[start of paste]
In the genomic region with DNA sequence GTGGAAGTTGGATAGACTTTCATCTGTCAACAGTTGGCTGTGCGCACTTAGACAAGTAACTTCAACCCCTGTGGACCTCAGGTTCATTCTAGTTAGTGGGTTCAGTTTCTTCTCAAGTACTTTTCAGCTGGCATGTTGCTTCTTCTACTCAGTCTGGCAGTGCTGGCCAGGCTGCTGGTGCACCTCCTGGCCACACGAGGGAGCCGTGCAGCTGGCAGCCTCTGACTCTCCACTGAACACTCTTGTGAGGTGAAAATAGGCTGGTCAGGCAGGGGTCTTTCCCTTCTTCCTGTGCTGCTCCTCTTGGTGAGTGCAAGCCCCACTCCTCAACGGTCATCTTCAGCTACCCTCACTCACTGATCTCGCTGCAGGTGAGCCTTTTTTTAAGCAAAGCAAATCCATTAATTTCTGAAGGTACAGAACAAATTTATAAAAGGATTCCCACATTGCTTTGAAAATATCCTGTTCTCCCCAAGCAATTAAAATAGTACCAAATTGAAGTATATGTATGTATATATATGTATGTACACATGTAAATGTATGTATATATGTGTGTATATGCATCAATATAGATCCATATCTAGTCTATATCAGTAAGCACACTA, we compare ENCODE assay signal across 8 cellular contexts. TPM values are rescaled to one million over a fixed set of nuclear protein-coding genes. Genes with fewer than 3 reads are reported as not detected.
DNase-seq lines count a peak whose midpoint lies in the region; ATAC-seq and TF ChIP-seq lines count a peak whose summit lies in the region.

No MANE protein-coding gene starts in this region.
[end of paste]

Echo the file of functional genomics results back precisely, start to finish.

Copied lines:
In the genomic region with DNA sequence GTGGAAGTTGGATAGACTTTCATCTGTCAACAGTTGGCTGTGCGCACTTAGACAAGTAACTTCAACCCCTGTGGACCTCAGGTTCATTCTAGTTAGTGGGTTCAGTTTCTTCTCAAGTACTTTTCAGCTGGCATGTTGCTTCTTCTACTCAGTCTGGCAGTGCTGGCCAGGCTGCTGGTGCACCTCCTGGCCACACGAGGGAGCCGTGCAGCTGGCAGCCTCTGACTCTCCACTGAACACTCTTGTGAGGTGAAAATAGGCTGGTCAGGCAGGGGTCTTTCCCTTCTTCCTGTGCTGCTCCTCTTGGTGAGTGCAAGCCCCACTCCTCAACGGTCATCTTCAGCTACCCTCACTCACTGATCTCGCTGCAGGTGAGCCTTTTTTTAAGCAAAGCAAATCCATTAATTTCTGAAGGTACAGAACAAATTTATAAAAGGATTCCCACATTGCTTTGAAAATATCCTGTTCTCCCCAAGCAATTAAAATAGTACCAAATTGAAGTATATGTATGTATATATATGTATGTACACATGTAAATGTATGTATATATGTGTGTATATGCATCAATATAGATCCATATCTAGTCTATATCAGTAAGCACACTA, we compare ENCODE assay signal across 8 cellular contexts. TPM values are rescaled to one million over a fixed set of nuclear protein-coding genes. Genes with fewer than 3 reads are reported as not detected.
DNase-seq lines count a peak whose midpoint lies in the region; ATAC-seq and TF ChIP-seq lines count a peak whose summit lies in the region.

No MANE protein-coding gene starts in this region.